This message has no political affiliation and is approved by TommyBoy himself. Thank you very little; this is Tommyboy (Chairman of the Bored), signing off.

Edit: Oops, almost forgot to mention, my first audiobook is in production. Pretty exciting, right? It's The Cane Patch Collectors, currently available in ebook form or industrial paperback. Happy reading (or listening)!

Tuesday, October 15, 2019

If I Ever Get Out of Here...


The Outsider by Stephen King

The Outsider is a fairly new murder mystery written by the king of popular horror novelists, Stephen King. In brief, and without giving too much away, the story begins with the gruesome murder of a child by a well-known citizen of a small town in Oklahoma. The murderer is not only a well-established, upstanding member of the community, but is also a family man with two young daughters and a doting wife. He would be the last man one would suspect of murdering a child in a sex-crazed, pedophilic rage, yet there is a bevy of material witnesses and all the evidence points directly to him, including fingerprints and DNA. So, unsurprisingly, he is arrested by the local police. The investigation is ramroded by a local police detective and the local district attorney. Those two characters start out as foils in the tale, but later on, things change. This is the part where I say I can't tell you any more without spoiling the story. I could but I won't, just in case you decide to read it for yourself.

The Outsider is a long read at 560 pages, but it is an engaging read if you like mysteries. Stephen King has had enough practice by now that he could write this stuff in his sleep. While it's not the best thing King has ever done, it's not the worst, either. A couple or three times, King drops his political bias (again) and it's distracting but not enough to throw the book across the room.

There are the usual cheap scares and crass language, along with detailed police procedures and legal maneuvering by the lawyers, a la John Grisham. There is also the usual Stephen King twist which I will not reveal either. The Outsider is a whodunit story and more fun to read than a week of passively watching sitcoms at night in your off-hours. Not great, but not entirely bad.

Tuesday, October 1, 2019

Please Help a Homeless Disabled Vet



Okay, he's not homeless. Yet. Thomas C. Stone has new paperbacks for sale at Amazon! This is a big deal for the old boy so please surf on over and invest in a few of his paperback books. You won't be disappointed. Everything has been re-edited, and re-formatted, along with new artwork. Heck, the artwork alone is worth paying for! Anyhoo, go here and spend some money. Well, don't just sit there.

Sunday, September 29, 2019

British-Style Baked Potatoes

Not so fast. Find out what you've been missing.
  1. Slice them first. Like most Americans, I typically poke holes all over the potatoes before baking them to ensure they don’t explode in the oven. But Jo suggests slicing a cross shape about 1/4-inch thick into each potato. This helps them release some steam, makes the interior more fluffy, and also makes them easier to slice into when they’re piping hot.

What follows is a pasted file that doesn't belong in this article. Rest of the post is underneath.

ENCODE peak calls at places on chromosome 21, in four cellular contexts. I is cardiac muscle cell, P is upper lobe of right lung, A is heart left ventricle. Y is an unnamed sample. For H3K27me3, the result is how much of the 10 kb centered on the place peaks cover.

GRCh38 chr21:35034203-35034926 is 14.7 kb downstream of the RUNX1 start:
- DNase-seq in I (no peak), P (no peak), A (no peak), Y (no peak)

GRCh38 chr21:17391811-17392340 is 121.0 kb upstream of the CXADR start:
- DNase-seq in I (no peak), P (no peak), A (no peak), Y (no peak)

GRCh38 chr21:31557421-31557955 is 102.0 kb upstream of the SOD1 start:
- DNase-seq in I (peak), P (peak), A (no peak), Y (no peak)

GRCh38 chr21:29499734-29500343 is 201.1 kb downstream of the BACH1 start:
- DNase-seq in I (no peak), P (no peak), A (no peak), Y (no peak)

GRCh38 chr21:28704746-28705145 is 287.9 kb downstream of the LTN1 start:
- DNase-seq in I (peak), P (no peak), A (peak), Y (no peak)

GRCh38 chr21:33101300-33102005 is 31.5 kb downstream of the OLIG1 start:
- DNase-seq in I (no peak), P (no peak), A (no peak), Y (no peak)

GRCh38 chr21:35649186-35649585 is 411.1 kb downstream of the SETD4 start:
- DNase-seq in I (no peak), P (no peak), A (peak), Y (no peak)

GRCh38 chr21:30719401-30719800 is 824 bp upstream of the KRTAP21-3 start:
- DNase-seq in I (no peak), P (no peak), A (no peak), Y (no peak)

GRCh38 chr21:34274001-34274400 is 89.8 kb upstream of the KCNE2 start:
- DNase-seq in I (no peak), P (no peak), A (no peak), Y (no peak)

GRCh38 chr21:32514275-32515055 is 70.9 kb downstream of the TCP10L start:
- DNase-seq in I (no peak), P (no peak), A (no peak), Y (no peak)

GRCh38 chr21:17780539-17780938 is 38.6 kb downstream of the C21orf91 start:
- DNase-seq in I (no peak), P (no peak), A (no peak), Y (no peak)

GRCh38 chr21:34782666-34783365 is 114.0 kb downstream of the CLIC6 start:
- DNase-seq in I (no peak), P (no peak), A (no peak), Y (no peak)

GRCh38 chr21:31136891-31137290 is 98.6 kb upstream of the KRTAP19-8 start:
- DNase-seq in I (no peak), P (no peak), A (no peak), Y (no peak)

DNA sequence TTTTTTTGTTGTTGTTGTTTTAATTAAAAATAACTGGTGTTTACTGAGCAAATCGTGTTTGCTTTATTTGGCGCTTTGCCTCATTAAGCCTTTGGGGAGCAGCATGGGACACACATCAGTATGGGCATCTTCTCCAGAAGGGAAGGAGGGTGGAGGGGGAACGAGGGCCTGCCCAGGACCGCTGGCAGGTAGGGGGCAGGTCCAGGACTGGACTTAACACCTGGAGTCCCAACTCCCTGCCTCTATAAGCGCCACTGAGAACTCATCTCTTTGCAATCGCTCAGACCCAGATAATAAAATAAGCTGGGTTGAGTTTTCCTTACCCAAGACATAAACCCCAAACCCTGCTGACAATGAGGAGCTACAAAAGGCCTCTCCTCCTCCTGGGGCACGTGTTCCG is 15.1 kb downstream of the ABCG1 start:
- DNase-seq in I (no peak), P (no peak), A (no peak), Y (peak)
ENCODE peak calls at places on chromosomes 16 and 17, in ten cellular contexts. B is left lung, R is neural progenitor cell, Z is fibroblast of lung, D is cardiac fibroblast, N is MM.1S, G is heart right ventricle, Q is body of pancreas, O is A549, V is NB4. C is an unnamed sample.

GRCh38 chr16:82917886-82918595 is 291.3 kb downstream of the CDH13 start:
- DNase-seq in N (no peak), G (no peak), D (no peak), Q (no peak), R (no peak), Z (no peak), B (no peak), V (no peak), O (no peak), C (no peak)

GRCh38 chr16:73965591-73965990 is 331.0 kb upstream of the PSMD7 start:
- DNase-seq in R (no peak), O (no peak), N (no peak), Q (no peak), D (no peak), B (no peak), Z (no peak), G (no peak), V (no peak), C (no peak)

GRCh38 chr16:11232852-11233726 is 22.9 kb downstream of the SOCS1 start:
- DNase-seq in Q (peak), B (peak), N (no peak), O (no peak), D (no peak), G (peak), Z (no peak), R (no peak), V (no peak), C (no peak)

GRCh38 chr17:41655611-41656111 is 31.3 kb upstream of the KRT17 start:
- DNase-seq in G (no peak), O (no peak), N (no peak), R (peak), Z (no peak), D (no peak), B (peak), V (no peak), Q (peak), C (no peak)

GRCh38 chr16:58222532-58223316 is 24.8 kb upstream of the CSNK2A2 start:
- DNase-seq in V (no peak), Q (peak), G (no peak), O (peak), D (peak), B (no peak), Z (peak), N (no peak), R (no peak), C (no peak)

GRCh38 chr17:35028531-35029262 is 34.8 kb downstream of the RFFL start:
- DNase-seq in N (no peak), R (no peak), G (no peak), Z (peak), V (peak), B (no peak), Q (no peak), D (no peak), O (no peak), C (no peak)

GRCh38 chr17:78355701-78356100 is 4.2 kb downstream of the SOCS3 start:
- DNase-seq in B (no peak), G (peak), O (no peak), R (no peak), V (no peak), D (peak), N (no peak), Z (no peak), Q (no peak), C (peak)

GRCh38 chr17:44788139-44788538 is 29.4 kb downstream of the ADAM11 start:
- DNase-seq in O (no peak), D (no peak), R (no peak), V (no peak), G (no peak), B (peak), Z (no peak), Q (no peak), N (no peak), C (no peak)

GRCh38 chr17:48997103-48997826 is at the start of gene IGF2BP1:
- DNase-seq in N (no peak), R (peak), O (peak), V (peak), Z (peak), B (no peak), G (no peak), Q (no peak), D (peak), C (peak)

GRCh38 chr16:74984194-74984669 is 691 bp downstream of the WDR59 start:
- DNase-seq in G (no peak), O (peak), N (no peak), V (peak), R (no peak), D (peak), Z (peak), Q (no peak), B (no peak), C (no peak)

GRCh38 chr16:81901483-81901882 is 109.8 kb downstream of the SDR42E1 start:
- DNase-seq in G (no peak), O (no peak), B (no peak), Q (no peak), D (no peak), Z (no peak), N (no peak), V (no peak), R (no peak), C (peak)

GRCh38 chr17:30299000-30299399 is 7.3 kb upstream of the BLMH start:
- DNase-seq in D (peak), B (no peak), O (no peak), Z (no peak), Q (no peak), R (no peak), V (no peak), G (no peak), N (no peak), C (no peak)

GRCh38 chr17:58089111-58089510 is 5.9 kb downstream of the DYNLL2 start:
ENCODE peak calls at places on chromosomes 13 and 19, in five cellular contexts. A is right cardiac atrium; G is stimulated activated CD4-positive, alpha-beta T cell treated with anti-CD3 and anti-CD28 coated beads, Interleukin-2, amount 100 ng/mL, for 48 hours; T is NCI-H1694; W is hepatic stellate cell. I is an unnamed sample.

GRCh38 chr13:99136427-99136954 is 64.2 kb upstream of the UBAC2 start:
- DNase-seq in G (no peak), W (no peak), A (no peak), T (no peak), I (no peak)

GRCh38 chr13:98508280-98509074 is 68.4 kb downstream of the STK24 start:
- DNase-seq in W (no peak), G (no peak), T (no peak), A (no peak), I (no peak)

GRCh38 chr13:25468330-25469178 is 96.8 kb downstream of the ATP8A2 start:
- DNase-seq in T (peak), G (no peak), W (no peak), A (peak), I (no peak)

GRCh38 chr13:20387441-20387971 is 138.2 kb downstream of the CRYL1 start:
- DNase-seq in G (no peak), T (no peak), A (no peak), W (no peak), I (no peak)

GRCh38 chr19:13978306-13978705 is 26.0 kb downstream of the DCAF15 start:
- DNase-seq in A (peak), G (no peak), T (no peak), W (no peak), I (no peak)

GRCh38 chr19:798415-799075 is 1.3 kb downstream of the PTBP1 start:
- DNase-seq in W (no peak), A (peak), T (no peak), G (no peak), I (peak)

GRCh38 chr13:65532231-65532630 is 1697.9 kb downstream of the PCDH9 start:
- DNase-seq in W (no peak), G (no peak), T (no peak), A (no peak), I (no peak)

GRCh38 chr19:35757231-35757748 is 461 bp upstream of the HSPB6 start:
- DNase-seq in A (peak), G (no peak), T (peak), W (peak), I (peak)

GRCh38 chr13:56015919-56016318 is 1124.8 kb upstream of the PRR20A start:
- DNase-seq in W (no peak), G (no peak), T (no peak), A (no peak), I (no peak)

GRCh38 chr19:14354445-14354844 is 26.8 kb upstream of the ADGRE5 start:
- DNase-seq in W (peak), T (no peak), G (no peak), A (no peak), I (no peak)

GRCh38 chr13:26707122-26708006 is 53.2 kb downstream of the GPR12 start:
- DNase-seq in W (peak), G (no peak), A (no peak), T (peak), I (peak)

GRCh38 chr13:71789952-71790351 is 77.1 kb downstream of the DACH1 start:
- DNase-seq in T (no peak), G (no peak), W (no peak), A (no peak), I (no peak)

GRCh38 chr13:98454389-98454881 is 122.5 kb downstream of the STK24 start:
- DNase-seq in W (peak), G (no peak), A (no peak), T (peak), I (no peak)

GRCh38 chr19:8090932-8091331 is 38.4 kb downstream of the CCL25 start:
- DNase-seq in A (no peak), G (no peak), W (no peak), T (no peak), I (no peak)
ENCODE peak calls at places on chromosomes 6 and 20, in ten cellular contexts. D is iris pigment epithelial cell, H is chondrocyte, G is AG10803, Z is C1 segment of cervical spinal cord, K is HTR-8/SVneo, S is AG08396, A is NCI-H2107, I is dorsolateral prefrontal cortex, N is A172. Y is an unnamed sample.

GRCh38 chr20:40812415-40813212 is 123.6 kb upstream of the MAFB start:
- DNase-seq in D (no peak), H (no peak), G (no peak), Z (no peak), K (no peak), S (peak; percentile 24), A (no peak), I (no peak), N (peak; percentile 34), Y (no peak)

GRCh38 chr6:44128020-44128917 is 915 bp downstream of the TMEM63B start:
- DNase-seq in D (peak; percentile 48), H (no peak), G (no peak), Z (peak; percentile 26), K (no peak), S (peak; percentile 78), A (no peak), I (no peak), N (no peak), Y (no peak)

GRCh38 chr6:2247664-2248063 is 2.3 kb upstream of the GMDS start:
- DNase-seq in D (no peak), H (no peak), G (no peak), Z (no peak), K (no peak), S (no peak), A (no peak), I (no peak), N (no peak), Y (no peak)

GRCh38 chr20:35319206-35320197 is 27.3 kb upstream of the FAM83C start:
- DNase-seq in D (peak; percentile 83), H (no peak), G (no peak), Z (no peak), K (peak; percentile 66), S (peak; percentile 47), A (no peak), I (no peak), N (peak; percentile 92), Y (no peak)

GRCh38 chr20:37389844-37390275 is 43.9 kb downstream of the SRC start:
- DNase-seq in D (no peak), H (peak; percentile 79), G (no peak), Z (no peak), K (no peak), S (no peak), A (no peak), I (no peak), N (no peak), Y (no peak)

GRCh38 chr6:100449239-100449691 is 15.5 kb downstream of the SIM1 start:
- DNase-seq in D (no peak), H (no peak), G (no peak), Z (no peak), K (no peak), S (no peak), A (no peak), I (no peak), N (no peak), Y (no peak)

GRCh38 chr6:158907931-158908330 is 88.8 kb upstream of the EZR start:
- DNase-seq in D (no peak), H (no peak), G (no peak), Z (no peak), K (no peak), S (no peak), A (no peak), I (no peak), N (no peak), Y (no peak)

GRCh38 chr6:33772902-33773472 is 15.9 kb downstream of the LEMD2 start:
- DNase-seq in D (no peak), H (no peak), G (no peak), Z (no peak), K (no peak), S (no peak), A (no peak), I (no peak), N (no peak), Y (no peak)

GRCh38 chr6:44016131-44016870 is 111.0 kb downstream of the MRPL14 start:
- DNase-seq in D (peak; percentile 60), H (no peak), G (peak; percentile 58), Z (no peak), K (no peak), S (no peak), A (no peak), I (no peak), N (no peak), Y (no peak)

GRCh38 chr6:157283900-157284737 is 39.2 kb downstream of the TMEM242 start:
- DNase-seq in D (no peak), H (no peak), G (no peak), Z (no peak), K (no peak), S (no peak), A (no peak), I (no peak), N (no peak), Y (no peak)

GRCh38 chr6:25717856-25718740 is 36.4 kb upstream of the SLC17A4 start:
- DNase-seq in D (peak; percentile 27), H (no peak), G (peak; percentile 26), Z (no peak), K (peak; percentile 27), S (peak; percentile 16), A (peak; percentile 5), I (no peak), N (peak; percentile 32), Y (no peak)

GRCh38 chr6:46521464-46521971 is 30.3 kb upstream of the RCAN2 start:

2. Bake them for longer than you think. Many recipes (ours included) recommend baking potatoes for an hour at 425°F. Instead, Jo suggests baking potatoes at 400°F for closer to two hours. The potatoes won’t burn at this temperature and the long bake means the skin will be so crisp that it’s practically cracker-like.
  3. Return them to the oven. After the two hours are up, remove the potatoes and carefully cut deeper into the slices you made initially. Then put the potatoes back in the oven for 10 more minutes. This helps to dry out the flesh further and makes it extra fluffy.

Smooth


Friday, September 27, 2019

Tuesday, September 24, 2019

Saturday, September 21, 2019

Saturday, September 7, 2019

Friday, September 6, 2019

Getting Published

Get him published before he sobers up.
This little piece is about publishing, not writing, and the thoughts contained herein are my own gleaned from personal experience and a lifetime full of doing things my own way. Seeing as how we are all distinctly different from one another, what I have to say may not be for anyone else. Yet, there are some universal truths I may touch upon, with a little luck.

Getting published is not all that hard if one has the right connections. Like the old adage goes, it's not who you are (or what you do), it's who you know. This is oh-so-true in the world of publishing. To be clear, I refer to the world of fiction publishing which is different from that of nonfiction but the adage scripted above still goes. Nonfiction is probably an easier route to publishing. If you are knowledgeable on a topic and can write three coherent paragraphs on the subject, someone will pay you for it. It doesn't have to be correct and the writing doesn't really have to be very good -- if you send it out to places where you have groomed connections and acquaintances whom you've stroked and cajoled, at the very least they will take pity on you and buy your words as filler for their ezine.

The truth is, one can be an ordinary hack, even a cut below the ordinary hack, and still get paid gobs of cash for painful-to-read narratives if one has the right friends.